Meigh, Co. Armagh
This spot might have been conjured by a Hollywood set designer. Who else might have put a magical lake on the summit of a mountain, with mysterious burial mounds at each end, one the home of a legendary witch who matched wits with the fabled Finn McCool?
Castlebaldwin, Co. Sligo
The Carrowkeel passage tombs are only 20 minutes from the rushing traffic of the N4. But they are a world apart: a transition from a modern community to a landscape of deserted blanket bog and heather-covered hills, punctuated with jutting limestone cliffs and rift valleys.
Achill Island, Co. Mayo
All ancient monuments carry within their stones a poignant reminder of the lives of long-departed people. However the stones of Keel East sit adjacent to an even starker memento of life gone by: an entire deserted village.
Ballyvourney, Co. Cork
St. Gobnait’s monastic site contains two holy wells and the reputed grave of this sixth-century holy woman within a ruined prehistoric tomb. It also features a striking sheela-na-gig figure, said by some to be an image of the saint, and by others to be a remnant of a pagan goddess religion.
Bruff, Co. Limerick
There is no other spot in Ireland so rich in the evidence of prehistoric habitation and ceremony, and also in the mythic traditions of men and gods. The largest stone circle in Ireland lies close to a scenic lake reputed to harbor a magical realm beneath it.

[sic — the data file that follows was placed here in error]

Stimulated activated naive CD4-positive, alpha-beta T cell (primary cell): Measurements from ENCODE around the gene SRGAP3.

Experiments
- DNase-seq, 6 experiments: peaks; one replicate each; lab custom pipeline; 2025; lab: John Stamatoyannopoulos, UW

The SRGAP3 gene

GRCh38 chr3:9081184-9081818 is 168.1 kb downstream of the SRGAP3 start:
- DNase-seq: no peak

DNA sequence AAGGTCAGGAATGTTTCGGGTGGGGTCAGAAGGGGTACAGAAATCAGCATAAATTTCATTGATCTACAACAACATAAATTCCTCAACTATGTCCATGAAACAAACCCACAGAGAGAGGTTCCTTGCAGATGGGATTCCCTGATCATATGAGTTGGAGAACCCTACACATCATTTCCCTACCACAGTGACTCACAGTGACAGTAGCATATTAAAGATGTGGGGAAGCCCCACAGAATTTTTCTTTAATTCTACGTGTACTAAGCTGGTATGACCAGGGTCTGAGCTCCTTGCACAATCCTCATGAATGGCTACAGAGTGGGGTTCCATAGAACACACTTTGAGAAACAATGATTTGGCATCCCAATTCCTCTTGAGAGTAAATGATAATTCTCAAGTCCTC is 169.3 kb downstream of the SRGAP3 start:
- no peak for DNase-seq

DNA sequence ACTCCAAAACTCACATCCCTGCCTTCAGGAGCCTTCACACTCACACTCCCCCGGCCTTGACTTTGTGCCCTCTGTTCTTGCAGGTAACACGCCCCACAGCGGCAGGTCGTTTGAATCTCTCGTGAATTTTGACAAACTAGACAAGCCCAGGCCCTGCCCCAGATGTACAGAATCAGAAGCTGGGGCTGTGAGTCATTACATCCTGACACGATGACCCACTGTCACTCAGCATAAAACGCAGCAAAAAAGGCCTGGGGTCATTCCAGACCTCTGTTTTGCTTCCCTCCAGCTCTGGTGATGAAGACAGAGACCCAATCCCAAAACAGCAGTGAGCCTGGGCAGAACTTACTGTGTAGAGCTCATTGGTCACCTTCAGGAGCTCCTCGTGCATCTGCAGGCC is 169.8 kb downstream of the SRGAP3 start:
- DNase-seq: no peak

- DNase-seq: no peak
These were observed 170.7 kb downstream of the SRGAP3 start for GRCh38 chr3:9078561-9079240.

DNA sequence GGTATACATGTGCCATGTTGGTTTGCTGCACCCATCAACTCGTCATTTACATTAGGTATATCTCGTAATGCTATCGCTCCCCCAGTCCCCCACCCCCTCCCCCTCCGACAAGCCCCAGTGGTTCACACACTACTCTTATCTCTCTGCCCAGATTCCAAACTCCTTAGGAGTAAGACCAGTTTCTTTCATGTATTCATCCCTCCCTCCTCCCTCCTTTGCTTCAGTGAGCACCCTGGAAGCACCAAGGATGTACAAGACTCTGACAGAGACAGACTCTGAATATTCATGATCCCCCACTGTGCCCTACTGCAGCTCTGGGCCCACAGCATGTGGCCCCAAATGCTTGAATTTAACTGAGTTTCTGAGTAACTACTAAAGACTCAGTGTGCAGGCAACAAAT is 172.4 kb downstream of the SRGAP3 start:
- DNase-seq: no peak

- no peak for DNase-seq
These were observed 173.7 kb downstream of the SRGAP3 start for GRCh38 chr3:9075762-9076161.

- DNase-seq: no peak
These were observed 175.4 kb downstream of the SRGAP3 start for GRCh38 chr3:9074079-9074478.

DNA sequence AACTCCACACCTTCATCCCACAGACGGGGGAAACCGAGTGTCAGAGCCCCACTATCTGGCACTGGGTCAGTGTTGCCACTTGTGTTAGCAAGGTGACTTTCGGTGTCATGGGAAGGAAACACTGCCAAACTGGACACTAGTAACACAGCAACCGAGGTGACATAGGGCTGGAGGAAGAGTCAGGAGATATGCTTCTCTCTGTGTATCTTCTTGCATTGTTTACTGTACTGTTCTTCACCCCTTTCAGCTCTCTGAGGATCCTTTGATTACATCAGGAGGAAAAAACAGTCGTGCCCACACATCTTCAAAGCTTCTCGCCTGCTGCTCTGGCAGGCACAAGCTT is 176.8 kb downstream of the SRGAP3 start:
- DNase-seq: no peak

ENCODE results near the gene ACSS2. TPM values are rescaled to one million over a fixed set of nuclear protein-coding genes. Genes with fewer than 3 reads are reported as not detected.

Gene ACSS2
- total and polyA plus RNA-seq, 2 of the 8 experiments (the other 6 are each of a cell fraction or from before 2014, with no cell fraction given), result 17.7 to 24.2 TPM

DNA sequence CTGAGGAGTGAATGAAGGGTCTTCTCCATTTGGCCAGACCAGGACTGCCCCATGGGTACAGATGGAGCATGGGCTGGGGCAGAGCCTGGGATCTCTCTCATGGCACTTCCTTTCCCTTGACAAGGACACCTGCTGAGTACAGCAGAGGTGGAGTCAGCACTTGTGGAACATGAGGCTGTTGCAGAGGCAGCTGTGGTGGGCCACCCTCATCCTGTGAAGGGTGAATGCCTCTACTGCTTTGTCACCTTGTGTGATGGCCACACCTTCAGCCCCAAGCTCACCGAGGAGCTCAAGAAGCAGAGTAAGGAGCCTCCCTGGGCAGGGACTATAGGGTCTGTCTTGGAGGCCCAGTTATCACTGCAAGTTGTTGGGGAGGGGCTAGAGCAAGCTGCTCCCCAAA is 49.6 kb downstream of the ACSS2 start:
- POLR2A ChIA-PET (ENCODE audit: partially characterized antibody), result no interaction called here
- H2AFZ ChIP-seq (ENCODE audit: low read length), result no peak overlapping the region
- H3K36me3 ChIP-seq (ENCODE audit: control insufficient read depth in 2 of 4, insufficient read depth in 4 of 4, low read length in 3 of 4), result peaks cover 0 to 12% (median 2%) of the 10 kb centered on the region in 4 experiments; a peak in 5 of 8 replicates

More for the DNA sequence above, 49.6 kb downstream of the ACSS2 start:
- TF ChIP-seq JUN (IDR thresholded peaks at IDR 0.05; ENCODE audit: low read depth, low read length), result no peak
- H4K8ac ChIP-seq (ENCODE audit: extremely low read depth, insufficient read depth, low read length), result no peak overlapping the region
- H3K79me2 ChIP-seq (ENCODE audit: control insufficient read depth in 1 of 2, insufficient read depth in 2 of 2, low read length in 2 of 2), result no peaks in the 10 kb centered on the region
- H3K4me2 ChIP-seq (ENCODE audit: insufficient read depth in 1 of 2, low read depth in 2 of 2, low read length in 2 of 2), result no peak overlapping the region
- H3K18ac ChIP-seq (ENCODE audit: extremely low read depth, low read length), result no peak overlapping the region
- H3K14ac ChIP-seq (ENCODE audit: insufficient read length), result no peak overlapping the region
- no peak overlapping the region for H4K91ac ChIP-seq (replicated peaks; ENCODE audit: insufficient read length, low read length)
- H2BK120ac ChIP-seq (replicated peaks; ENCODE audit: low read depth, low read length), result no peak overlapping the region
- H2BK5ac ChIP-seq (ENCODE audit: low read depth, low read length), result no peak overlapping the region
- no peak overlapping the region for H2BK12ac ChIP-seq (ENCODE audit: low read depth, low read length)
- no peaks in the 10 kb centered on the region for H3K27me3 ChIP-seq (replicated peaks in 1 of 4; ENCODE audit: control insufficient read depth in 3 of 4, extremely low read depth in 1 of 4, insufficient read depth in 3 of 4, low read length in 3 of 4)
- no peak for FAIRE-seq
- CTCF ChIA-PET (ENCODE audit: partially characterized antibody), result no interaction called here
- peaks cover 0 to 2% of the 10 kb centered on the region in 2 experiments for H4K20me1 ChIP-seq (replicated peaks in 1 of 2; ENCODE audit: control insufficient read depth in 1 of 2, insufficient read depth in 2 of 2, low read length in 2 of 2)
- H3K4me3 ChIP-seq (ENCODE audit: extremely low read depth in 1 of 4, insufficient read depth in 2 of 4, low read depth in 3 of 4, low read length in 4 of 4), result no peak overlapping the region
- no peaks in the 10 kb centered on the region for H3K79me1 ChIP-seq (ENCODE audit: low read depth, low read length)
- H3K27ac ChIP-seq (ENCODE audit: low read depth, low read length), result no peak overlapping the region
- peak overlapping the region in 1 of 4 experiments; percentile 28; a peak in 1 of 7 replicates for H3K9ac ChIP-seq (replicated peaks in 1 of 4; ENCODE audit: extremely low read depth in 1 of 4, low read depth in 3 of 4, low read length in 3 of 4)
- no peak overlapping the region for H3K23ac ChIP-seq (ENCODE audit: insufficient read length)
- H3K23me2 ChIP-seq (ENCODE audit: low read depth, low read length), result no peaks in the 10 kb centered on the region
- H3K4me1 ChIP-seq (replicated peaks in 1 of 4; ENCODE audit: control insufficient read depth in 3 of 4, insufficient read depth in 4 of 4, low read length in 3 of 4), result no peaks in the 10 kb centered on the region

Ballyferriter, Co. Kerry
There is little left to see at Dún An Óir. The earthworks from the hastily-constructed 1580 fortification have been eroded by weather and waves. There is no evidence of the November day centuries ago when 600 people were slain on this spot.
Slane, Co Meath
In 1699 the proprietor of the townland of New Grange needed stones for building. He dug into the scrub-covered mound on his land and soon discovered the mouth of a “cave.” What he found was Ireland’s most significant archaeological treasure. Newgrange is one of the oldest buildings in the world.
Howth, Co. Dublin
Nineteenth-century antiquarian Samuel Ferguson believed it to be the grave of the legendary Aideen, who died of grief when her husband Oscar was slain in battle. Ferguson commemorated the site in his lavishly illuminated poetic work, The Cromlech on Howth.
Myths and Megaliths
The ancient Irish made their mark on the land with great stone and earthen structures. The legends that developed were thought to be among the earliest voices from the dawn of western civilization.